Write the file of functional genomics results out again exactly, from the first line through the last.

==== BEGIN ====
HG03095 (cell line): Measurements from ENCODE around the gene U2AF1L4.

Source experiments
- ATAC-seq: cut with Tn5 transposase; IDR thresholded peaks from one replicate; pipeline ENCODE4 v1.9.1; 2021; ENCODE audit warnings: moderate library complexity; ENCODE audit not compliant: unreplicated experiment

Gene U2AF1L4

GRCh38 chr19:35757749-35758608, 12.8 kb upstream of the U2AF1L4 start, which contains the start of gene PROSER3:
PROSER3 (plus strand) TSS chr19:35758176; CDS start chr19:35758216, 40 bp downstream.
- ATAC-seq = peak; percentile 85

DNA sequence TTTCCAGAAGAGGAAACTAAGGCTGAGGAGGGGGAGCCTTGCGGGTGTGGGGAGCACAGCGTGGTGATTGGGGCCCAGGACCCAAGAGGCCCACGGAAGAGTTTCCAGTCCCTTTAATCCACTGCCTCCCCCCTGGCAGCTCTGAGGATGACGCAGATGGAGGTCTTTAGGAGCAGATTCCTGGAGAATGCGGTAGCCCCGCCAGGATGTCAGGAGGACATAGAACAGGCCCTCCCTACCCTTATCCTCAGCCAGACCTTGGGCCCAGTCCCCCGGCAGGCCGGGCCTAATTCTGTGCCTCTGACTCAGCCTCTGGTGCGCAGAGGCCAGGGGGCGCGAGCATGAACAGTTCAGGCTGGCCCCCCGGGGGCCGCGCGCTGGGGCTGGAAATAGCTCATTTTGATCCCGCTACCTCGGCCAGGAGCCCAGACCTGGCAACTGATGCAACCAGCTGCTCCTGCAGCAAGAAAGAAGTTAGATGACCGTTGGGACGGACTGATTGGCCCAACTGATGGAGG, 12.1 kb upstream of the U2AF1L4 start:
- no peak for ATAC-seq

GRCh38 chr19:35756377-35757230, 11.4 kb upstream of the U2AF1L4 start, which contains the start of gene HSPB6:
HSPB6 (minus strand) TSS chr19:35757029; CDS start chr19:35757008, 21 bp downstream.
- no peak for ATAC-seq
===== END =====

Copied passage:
HG03095 (cell line): Measurements from ENCODE around the gene U2AF1L4.

Source experiments
- ATAC-seq: cut with Tn5 transposase; IDR thresholded peaks from one replicate; pipeline ENCODE4 v1.9.1; 2021; ENCODE audit warnings: moderate library complexity; ENCODE audit not compliant: unreplicated experiment

Gene U2AF1L4

GRCh38 chr19:35757749-35758608, 12.8 kb upstream of the U2AF1L4 start, which contains the start of gene PROSER3:
PROSER3 (plus strand) TSS chr19:35758176; CDS start chr19:35758216, 40 bp downstream.
- ATAC-seq = peak; percentile 85

DNA sequence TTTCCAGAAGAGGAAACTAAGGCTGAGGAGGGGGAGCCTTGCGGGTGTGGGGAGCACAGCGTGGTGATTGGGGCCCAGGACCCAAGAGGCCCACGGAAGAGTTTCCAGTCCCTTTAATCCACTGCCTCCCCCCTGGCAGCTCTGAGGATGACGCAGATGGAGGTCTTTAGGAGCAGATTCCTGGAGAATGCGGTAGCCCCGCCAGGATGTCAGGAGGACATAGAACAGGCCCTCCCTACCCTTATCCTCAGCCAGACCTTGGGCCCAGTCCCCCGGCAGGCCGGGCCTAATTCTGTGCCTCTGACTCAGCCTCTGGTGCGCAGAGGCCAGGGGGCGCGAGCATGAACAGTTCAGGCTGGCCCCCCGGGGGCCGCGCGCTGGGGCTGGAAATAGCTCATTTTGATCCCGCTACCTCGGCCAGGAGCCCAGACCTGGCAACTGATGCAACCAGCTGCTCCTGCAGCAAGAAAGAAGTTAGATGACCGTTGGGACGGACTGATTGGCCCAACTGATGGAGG, 12.1 kb upstream of the U2AF1L4 start:
- no peak for ATAC-seq

GRCh38 chr19:35756377-35757230, 11.4 kb upstream of the U2AF1L4 start, which contains the start of gene HSPB6:
HSPB6 (minus strand) TSS chr19:35757029; CDS start chr19:35757008, 21 bp downstream.
- no peak for ATAC-seq